No Items In Cart
Are you ready?
Rubber components used in the Japanese market need to be compliant with the tests listed in this chapter. Below is a summary of the major changes including changes to test solution preparation and toxicity requirements, and some items to consider as we all move through this transition.
The Change: Prior to the update, test solution preparation was by weight (extraction volume was 10 times the mass of the material). However, extractable substances are impacted by the surface area of the sample being exposed to the extraction solvent. Therefore, different test configurations of the same weight could have different surface areas, creating a potential for differences in test solution concentration. Moving forward, the new revision requires the test solution to be prepared using a consistent sample surface area of 150 cm2.
What does this mean to me? The concentration of the test solution may not be the same for elastomeric closures that were tested prior to the change. While the test is now more consistent for various configurations of the same formulation of samples tested, it may not be consistent with results obtained from previous tests. An evaluation of product compliance to the new test method should be performed.
The Change: Three tests were removed in the updated version and are no longer required to demonstrate compliance of elastomeric closures: Foam, Pyrogen and Hemolysis. The requirement for when to perform the Acute Systemic Toxicity test was modified and is now only required when the sample solution does not meet the requirements of the Cytotoxicity test.
What does this mean to me? The removal of these tests should have no impact on products being used today. It is just important to recognize that these tests are no longer required in studies to evaluate elastomeric closures for JP compliance, except in the case of the Acute Systemic Toxicity test, which still needs to be performed when required.
The Change: A new Cytotoxicity method was added to JP 7.03 and it is a quantitative test that measures cell growth inhibition when exposed to serial dilutions of a sample test solution. The Cytotoxicity test states that other appropriate methods for evaluating cytotoxicity may be used in place of the method detailed in the JP. However, if test results obtained according to the other method are “questionable” the JP Cytotoxicity test should be performed. An example of an alternative method would be one that is commonly used for samples that need to demonstrate compliance in the United States markets and is described in the United States Pharmacopeia (USP) chapter <87>. The USP <87> MEM elution method is a qualitative test that classifies the amount of cell morphology changes (such as changes in cell shape, disintegration, or even potential cell death) by grades when exposed to a sample test solution (described below). Because there are differences in test solution preparation and the methodology used in the two different tests, the results are not directly comparable. When results obtained using USP <87> are Grade 0, the data could be used to justify that the JP cytotoxicity test is not required because in theory there would be no cell reactivity to quantify. However, if any results are greater than 0, this indicates the potential for cell reactivity to the test solution and the most conservative approach would be to quantitate the reactivity via the JP test.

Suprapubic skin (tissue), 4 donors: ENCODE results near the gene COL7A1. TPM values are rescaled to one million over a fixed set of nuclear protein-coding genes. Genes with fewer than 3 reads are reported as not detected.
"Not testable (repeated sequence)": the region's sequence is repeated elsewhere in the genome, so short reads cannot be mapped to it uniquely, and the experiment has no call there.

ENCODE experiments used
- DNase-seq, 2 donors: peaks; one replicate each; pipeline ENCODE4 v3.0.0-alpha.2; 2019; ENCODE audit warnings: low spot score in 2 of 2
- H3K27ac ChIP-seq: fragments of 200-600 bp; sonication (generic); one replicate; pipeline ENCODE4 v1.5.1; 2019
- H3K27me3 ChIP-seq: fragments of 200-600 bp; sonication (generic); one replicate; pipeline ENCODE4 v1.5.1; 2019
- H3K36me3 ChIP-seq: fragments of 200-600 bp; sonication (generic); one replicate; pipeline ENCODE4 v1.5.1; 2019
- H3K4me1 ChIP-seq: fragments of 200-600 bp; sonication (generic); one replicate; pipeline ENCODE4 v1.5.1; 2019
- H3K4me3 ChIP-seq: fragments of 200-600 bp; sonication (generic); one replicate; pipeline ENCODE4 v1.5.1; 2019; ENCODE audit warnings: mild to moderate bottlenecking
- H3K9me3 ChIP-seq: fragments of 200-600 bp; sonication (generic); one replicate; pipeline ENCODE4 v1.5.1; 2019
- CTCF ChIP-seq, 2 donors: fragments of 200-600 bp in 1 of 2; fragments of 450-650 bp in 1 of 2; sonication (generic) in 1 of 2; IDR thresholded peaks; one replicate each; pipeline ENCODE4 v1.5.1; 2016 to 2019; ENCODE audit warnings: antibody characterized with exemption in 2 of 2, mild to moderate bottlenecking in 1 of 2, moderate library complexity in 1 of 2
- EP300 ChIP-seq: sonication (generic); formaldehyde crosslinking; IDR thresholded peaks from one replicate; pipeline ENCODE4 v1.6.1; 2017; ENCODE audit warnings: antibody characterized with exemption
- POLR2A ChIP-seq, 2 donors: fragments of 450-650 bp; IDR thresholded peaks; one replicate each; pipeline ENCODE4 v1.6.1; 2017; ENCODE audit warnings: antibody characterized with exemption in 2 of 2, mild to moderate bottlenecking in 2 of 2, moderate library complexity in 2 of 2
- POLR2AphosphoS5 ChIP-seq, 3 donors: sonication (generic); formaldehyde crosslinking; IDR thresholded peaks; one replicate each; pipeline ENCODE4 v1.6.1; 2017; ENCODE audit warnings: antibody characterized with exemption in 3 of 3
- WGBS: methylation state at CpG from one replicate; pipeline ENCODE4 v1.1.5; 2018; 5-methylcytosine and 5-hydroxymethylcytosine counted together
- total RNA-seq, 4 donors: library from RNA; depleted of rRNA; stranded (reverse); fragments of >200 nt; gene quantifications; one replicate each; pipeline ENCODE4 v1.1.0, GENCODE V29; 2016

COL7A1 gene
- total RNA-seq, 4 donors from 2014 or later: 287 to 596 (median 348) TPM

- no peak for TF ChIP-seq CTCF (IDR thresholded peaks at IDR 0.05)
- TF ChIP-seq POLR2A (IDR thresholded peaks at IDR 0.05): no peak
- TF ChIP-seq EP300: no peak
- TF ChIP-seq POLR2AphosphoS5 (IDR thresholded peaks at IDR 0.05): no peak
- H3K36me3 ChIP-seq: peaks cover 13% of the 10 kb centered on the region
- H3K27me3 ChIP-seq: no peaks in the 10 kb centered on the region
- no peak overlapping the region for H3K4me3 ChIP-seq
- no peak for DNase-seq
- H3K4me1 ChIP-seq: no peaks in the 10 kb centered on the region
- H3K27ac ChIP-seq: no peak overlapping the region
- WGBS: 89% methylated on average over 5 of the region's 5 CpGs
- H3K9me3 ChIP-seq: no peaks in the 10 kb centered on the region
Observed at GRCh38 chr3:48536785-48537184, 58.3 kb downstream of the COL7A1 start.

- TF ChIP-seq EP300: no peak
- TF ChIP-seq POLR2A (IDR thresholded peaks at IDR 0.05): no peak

|USP<87> MEM Elution criteria|
Condition of All Cultures
|0||None||Discrete intracytoplasmic granules; no cell lysis.|
|1||Slight||Less than or equal to 20% of the cells are round, loosely attached, and without intracytoplasmic granules; occasional lysed cells are present.|
|2||Mild||Greater than 20% to less than or equal to 50% of the cells are round and devoid of intracytoplasmic granules; no extensive cell lysis and empty areas between cells.|
|3||Moderate||Greater than 50% to less than 70% of the cell layers contain rounded cells or are lysed.|
|4||Severe||Nearly complete destruction of the cell layers.|
What does this mean to me? A review of all current and planned studies and products should be conducted to determine if any are affected by the addition of the Cytotoxicity test requirement. If so, an assessment should be completed based on the relative risk of results obtained using the new compendia versus the previous version to determine if products require additional testing.
How can West help?
West has evaluated its current JP compliant formulas to ensure continued agreement with the changing test requirements and will update formulation characteristics, as appropriate. There has been no change to West items that were previously compliant based on the new requirements. West Analytical Services laboratory can support testing needs as part of a customer’s evaluation of this change as it is also the responsibility of the end user to confirm that the packaging components used in their products meet the necessary requirements. For any additional questions or for further discussion on this topic, please contact your West Technical Customer Support representative.